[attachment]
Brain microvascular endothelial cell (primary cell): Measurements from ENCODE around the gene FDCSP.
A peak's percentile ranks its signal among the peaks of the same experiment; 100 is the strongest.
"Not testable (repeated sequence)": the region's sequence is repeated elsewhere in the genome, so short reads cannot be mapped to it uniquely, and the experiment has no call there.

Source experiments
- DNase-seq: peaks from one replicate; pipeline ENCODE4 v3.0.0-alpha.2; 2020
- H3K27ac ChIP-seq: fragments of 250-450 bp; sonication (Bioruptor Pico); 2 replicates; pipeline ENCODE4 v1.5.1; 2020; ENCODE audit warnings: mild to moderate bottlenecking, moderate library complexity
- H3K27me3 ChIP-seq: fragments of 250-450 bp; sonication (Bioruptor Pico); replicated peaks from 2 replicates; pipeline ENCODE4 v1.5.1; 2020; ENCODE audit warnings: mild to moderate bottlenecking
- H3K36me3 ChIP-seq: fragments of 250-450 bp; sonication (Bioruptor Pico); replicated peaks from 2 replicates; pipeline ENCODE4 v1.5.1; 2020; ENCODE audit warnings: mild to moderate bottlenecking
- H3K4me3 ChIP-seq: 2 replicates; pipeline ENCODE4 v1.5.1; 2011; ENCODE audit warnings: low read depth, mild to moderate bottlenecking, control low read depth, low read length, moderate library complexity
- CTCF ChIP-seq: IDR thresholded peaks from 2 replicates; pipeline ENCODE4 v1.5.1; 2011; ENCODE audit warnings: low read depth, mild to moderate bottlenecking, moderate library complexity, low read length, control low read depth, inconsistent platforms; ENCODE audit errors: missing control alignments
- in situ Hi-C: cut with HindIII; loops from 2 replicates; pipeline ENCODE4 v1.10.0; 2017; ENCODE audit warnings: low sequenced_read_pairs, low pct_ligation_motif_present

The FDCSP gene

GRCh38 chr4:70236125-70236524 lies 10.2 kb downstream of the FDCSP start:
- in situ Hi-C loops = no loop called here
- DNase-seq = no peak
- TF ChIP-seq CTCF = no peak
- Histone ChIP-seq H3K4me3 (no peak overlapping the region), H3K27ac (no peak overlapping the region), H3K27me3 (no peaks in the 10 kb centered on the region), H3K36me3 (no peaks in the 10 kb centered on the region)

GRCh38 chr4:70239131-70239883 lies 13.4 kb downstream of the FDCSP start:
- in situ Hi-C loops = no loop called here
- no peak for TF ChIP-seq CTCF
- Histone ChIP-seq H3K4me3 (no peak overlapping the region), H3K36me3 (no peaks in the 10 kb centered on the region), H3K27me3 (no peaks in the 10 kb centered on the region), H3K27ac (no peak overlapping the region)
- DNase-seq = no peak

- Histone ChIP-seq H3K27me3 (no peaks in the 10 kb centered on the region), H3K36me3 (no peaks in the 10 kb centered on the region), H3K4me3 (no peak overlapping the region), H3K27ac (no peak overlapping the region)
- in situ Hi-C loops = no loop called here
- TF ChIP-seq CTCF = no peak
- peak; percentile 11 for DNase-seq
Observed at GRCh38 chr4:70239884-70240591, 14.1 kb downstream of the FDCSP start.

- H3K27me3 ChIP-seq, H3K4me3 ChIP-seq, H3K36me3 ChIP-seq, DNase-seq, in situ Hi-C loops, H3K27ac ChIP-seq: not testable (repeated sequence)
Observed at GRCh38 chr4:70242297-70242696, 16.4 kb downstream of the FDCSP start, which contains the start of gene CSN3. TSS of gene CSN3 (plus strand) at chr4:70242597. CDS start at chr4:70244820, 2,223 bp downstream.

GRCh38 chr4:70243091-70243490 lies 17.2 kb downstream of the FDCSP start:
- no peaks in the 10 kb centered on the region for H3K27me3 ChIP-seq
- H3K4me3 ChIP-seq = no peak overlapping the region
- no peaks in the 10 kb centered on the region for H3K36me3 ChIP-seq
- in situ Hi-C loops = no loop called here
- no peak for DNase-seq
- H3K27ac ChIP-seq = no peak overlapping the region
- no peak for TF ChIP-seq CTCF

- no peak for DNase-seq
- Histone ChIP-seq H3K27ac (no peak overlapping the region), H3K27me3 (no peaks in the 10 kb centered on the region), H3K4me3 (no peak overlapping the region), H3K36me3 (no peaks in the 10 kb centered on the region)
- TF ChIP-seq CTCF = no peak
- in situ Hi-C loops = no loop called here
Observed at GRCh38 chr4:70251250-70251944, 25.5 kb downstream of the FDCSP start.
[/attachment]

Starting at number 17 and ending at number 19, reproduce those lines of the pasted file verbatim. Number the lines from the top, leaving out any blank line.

- Histone ChIP-seq H3K4me3 (no peak overlapping the region), H3K27ac (no peak overlapping the region), H3K27me3 (no peaks in the 10 kb centered on the region), H3K36me3 (no peaks in the 10 kb centered on the region)

GRCh38 chr4:70239131-70239883 lies 13.4 kb downstream of the FDCSP start:
- in situ Hi-C loops = no loop called here